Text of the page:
Lest we forget:

Politico notes today that the 90-day emergency declared actually ends in a couple weeks, and we’re in essentially the same place that we were before the declaration.
Trump has not formally proposed any new resources or spending, typically the starting point for any emergency response. He promised to roll out a “really tough, really big, really great” advertising campaign to spread awareness about addiction, but that has yet to take shape. And key public health and drug posts in the administration remain vacant, so it’s not clear who has the authority to get new programs moving.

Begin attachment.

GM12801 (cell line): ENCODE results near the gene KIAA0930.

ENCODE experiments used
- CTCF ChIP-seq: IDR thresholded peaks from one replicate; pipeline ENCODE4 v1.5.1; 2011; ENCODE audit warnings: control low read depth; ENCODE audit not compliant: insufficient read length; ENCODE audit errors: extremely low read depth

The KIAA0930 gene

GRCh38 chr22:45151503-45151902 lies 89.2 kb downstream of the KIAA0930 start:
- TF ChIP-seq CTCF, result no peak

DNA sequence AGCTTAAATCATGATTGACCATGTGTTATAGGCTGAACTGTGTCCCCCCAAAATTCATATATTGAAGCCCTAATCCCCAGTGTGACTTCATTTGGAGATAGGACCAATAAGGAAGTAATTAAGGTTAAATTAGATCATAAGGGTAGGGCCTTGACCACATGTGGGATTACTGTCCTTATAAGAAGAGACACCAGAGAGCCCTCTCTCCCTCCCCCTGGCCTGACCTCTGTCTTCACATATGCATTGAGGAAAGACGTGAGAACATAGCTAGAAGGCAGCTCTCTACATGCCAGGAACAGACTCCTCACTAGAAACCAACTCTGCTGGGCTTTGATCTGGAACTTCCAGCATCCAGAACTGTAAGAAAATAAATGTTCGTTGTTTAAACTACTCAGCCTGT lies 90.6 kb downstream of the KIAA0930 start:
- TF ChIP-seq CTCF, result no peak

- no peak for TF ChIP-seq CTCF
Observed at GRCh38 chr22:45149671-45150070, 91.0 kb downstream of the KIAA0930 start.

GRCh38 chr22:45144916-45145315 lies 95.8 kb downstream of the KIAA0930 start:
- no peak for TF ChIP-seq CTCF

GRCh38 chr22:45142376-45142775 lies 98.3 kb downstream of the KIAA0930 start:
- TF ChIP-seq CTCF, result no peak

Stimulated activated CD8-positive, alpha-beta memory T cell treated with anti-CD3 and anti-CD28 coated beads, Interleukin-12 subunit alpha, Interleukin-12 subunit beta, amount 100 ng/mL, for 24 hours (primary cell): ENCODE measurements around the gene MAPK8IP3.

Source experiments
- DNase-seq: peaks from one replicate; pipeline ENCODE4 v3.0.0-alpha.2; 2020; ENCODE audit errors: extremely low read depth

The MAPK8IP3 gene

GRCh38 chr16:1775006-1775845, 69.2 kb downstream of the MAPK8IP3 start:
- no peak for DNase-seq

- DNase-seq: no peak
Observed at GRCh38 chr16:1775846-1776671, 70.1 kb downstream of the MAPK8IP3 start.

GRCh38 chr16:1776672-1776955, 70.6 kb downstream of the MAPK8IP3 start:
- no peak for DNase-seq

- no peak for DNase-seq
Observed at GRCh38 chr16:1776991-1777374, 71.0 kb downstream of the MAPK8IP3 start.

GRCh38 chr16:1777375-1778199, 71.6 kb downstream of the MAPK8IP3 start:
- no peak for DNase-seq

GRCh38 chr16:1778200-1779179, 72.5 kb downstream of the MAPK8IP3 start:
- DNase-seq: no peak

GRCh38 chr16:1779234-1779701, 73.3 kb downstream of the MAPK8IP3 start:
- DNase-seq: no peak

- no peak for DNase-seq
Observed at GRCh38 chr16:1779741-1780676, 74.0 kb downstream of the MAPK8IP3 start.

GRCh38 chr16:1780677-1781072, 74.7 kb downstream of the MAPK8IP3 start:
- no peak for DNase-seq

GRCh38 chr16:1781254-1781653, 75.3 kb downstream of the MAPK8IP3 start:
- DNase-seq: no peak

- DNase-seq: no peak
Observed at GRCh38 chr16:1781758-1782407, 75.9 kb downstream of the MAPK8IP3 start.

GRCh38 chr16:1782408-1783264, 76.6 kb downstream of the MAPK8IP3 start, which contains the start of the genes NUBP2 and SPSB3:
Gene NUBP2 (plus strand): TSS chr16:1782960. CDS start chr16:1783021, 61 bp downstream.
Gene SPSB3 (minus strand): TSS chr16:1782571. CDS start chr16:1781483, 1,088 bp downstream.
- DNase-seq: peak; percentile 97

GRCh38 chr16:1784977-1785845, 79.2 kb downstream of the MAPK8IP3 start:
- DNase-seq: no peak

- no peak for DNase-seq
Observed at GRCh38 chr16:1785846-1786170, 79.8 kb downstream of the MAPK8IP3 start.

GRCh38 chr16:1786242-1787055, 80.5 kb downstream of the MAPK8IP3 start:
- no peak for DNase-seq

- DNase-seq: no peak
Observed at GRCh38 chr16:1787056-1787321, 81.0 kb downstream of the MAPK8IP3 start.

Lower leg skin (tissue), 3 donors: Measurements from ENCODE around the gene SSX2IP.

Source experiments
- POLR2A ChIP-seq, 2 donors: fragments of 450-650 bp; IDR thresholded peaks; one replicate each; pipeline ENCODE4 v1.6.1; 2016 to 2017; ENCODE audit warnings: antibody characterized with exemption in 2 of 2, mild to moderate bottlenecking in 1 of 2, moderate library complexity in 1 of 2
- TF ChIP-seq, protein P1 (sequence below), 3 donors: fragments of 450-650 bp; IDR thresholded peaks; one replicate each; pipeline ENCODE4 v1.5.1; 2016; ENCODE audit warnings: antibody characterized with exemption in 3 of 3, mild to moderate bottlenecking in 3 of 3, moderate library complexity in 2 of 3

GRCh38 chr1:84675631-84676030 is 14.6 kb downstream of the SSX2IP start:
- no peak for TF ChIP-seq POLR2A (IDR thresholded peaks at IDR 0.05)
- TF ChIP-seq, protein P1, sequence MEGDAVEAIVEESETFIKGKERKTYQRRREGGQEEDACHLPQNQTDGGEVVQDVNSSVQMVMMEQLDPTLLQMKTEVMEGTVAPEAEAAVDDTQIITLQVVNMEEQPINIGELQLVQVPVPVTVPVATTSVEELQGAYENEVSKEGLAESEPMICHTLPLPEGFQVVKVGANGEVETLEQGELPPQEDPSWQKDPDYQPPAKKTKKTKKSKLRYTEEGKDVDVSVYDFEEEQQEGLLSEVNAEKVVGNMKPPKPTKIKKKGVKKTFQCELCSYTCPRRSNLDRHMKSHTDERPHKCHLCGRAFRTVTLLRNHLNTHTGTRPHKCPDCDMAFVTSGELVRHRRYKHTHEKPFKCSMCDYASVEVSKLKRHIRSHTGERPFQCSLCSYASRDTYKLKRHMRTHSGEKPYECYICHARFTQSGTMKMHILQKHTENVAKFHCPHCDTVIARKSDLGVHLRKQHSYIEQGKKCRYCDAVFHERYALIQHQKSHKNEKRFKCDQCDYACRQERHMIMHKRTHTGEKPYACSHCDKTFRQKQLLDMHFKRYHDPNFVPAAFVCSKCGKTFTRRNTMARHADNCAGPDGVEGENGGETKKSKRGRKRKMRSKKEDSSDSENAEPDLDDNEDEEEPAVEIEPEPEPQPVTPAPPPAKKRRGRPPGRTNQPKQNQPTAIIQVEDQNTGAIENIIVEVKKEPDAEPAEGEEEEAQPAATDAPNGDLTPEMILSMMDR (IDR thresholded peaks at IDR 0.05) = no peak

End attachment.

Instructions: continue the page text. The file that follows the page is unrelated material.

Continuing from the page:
A senior White House official said that the president has used the “bully pulpit” to bring urgency to the crisis, and if there’s one thing you want for your cause these days, it’s Donald Trump talking about it. Also it’s the equivalent of thoughts and prayers. By the way, Congress hasn’t really appropriated anything either, so this is a whole-of-government neglect.

Meanwhile, there’s a class divide among those suffering. Those with the means can get better treatment, in New York City and likely nationwide. The poor have to line up for their methadone treatment every day, putting extreme hassle into their lives.

The story is that an epidemic affecting white people would lead to a far more robust response than one that only affects minorities. With the opioid epidemic that’s only partially true.